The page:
This article discusses the work of Dr Mary Louisa Gordon, who was appointed as the first English Lady Inspector of Prisons in 1908, and remained in post until 1921. Her attitude towards and treatment of women prisoners, as explained in her 1922 book Penal Discipline, stands in sharp contrast to that of her male contemporaries, and the categorisation of her approach as ‘feminist’ is reinforced by her documented connections with the suffragette movement. Yet her feminist and suffragist associations also (...) resulted in the marginalisation and dismissal of her work, such that Mary Gordon and Penal Discipline are virtually unknown today. Nevertheless, her insights into the position and needs of women prisoners retain a striking contemporary relevance. (shrink)
Mary is confined to a black-and-white room, is educated through black-and-white books and through lectures relayed on black-and white television. In this way she learns everything there is to know about the physical nature of the world. She knows all the physical facts about us and our environment, in a wide sense of 'physical' which includes everything in completed physics, chemistry, and neurophysiology, and all there is to know about the causal and relational facts consequent upon all this, including (...) of course functional roles. If physicalism is true, she knows all there is to know. For to suppose otherwise is to suppose that there is more to know than every physical fact, and that is just what physicalis.. (shrink)
Feared and admired in equal measure, Mary Midgely has carefully, yet profoundly challenged many of the scientific and moral orthodoxies of the twentieth century. The Essential Mary Midgley collects for the first time the very best of this famous philosopher's work, described by the Financial Times as "commonsense philosophy of the highest order." This anthology includes carefully chosen selections from her best-selling books, including Wickedness, Beast and Man, Science and Poetry and The Myths We Live By . It (...) provides a superb and eminently accessible insight into questions she has returned to again and again in her renowned sharp prose, from the roots of human nature, reason and imagination to the myths of science and the importance of holism in thinking about science and the environment. It offers an unrivalled introduction to a great philosopher and a brilliant writer, and also includes a specially written foreword by James Lovelock. (shrink)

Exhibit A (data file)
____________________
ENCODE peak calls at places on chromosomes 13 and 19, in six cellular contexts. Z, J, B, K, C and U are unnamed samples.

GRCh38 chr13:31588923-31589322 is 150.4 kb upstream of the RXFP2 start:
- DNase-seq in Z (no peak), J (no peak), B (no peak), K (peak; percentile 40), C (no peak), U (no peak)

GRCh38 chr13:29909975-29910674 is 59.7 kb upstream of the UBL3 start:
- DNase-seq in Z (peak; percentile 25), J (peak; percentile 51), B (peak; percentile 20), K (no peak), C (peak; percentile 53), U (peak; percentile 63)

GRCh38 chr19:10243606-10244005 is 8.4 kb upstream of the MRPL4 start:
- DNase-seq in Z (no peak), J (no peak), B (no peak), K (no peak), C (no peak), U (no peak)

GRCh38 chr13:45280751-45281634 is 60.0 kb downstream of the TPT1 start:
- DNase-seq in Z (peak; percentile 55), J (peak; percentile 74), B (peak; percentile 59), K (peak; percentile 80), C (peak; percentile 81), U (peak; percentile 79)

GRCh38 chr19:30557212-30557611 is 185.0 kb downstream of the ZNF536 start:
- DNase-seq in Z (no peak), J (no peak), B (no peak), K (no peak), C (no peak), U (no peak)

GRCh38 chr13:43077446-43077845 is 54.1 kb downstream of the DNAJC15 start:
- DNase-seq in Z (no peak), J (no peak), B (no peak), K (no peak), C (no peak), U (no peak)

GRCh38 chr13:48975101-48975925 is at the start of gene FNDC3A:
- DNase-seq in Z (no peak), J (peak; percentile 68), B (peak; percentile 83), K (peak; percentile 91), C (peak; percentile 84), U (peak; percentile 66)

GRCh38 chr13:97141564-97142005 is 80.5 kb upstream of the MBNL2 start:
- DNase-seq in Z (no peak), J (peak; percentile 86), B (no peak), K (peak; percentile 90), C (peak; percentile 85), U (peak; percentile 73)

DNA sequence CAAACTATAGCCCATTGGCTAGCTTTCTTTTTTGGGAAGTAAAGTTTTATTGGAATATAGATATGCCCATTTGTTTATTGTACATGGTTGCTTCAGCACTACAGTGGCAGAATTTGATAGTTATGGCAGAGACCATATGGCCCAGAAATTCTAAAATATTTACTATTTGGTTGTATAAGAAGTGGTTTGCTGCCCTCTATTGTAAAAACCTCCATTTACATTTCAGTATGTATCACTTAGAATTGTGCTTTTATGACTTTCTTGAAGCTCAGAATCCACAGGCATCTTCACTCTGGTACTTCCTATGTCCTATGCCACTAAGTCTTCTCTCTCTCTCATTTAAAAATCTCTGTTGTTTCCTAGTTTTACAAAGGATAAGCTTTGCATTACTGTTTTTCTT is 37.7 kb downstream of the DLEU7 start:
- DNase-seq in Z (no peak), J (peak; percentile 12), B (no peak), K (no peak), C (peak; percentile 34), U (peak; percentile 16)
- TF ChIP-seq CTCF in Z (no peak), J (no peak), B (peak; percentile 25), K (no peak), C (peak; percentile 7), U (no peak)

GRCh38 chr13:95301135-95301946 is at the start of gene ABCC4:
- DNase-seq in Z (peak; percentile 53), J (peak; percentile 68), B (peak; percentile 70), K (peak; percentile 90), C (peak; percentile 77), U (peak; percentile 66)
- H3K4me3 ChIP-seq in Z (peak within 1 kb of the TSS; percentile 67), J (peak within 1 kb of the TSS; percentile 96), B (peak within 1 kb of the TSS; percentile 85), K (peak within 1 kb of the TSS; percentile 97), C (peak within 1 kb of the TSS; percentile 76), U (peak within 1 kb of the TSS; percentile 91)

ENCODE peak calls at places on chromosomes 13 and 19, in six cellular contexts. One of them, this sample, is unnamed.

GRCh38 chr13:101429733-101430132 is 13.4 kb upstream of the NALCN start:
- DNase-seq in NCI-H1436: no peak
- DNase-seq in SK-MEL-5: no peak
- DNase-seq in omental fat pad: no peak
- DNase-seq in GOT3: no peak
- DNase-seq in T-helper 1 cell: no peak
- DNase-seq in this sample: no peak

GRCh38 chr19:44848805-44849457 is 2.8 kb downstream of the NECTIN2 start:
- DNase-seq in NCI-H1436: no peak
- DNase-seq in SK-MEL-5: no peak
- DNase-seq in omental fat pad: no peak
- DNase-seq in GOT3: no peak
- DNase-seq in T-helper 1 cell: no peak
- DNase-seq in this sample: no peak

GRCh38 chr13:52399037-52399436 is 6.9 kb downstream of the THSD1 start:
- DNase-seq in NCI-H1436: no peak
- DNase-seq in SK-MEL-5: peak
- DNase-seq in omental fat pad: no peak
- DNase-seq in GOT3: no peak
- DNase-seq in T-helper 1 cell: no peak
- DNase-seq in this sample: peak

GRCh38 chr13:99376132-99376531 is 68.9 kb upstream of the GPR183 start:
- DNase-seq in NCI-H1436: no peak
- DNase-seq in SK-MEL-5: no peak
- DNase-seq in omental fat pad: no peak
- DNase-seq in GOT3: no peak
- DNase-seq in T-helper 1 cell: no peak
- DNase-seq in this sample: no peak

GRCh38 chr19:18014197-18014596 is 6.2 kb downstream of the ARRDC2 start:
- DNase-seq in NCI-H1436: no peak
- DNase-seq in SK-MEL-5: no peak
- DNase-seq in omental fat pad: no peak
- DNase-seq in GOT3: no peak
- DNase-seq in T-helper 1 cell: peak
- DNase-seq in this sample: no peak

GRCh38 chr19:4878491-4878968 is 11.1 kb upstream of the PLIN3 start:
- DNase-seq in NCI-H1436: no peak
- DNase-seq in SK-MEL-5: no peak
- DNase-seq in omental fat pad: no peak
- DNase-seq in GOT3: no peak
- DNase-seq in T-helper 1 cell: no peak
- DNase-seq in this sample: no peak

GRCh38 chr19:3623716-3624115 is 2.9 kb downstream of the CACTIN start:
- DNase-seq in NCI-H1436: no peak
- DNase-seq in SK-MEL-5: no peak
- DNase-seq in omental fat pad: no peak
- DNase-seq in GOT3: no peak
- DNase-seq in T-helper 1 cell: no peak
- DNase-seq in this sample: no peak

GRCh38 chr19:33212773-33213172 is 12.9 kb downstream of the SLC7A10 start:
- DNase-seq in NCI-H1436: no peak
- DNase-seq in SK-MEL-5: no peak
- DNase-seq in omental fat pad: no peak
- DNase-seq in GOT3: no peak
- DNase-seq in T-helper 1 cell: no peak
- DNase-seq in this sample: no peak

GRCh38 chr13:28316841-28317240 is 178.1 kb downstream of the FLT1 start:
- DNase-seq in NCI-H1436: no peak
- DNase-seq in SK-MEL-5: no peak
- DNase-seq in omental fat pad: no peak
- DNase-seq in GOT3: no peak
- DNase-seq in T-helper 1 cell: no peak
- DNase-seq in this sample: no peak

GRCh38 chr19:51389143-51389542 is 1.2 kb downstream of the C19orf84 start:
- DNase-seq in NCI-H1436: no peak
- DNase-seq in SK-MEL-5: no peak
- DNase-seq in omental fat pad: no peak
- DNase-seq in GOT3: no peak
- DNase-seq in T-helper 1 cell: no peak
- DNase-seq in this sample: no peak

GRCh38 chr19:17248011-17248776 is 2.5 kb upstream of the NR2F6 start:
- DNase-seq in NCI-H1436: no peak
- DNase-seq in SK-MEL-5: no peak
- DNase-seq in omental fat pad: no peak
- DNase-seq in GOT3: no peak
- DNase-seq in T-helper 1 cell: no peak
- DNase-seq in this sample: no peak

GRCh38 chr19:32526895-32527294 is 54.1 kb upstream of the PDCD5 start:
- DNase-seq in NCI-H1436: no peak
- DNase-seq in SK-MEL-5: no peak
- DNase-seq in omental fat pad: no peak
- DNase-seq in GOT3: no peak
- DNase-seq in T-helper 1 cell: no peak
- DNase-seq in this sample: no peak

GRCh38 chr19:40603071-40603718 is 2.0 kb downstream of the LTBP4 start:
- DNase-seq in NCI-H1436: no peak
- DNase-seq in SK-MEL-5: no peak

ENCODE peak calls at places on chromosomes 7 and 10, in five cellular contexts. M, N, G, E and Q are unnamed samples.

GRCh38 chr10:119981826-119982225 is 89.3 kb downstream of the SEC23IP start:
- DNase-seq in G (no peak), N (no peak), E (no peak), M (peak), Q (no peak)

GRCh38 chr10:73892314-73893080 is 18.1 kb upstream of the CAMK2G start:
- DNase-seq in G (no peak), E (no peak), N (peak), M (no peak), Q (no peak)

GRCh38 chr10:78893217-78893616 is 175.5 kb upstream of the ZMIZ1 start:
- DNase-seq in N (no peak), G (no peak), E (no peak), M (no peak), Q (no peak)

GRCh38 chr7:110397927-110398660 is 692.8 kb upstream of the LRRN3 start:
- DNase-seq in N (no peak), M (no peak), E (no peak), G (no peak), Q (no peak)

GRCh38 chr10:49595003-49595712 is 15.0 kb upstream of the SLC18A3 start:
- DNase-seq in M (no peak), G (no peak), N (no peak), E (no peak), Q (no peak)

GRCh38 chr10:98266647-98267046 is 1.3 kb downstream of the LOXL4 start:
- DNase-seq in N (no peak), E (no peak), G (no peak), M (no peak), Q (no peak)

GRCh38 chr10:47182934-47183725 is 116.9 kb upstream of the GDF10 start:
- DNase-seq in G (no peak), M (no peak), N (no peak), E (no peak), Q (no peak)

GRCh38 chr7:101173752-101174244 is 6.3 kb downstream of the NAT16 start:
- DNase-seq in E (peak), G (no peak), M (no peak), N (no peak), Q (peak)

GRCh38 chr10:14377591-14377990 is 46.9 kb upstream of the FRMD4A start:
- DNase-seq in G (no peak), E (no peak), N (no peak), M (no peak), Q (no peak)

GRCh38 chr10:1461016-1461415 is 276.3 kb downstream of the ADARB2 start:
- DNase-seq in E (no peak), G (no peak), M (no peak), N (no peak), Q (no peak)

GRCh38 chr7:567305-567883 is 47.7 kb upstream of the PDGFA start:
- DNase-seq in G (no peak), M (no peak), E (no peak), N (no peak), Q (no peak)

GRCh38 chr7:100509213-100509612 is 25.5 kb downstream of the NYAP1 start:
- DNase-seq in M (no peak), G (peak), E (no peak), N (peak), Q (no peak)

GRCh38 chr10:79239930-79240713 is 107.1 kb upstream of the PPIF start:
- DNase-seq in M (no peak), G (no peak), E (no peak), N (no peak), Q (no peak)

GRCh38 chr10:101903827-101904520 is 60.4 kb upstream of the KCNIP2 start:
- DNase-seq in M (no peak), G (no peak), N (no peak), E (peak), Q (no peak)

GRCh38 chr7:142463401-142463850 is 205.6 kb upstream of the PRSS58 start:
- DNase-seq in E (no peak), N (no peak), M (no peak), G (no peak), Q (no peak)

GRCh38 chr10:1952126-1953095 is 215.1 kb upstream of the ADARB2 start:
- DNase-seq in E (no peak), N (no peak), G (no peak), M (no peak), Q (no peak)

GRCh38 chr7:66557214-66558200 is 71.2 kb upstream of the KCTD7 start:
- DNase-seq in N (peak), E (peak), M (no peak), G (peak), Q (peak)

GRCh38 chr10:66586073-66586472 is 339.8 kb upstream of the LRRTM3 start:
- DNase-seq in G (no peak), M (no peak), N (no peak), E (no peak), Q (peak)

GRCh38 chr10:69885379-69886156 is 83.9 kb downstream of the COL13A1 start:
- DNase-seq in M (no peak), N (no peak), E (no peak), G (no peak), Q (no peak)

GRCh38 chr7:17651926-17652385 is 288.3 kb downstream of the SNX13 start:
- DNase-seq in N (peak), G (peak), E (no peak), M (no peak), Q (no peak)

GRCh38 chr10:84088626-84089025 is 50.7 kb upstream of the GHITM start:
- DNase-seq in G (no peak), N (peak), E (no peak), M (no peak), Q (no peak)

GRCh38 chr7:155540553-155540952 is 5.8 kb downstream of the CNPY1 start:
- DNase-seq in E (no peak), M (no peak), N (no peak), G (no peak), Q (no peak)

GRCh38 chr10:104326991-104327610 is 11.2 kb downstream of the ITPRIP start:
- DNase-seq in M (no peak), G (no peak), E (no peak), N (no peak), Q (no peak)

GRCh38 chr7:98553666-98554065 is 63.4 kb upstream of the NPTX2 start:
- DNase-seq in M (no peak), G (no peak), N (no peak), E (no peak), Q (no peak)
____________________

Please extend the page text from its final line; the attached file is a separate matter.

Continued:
Valérie Chevassus-Marchionni | : Le « cas » de Marie de la Trinité illustre d’une manière particulière la thématique « croyance et psychanalyse ». En effet, chez cette soeur dominicaine des campagnes, la foi religieuse et la croyance en sa vocation de dévotion interfèrent très étroitement avec l’expérience psychanalytique : d’une part, elle se prête pendant quatre années à une cure psychanalytique avec le docteur Jacques Lacan, d’autre part, elle exercera elle-même quelque temps la profession de psychothérapeute. Pour Marie de (...) la Trinité, la psychanalyse arrive à un moment critique de son existence, alors que ce qu’elle nomme ses « obsessions » lui rendent la vie impossible et lui interdisent même de pratiquer sa foi ; elle se tourne alors vers des traitements divers, parfois brutaux et inhumains. Ce n’est pas la psychanalyse qui la guérira, mais c’est à partir de cette expérience qu’il lui sera donné de triompher de son mal et, en comprenant quelle en était l’origine, d’entreprendre « sa propre rééducation » et de connaître « la lumière et l’harmonie » dans sa vie de dévotion. | : The case of Mary of the Trinity illustrates in a particular way the thematic of “belief and psychoanalysis”. Indeed, in this Dominican sister, a missionary in the country, religious faith and belief in her vocation of devotion closely interfere with psychoanalytical experience : on the one hand she undergoes a four year psychoanalytical cure with Doctor Jacques Lacan ; on the other hand she works for a while as a psychotherapeutist. For Mary of the Trinity psychoanalysis appears at a critical moment in her life, just as what she calls her “obsessions” make her life unbearable and even prevent her from practising her faith ; then she tries many different treatments, sometimes brutal and inhuman. Psychoanalysis won’t cure her, but thanks to this experience, she will overcome her pain and by understanding its origin will undertake “her own reeducation” and know “light and harmony” in her life of devotion. (shrink)
This ar ti cle ex tends, from a philo soph i cal and an thro po log i cal point of view, the re cent dis - cus sions as to what is met a phoric. Lan guage phi - los o phers have con trib uted to the un der stand ing of the na ture and func tion of met a phors, but their com ments have been tra ..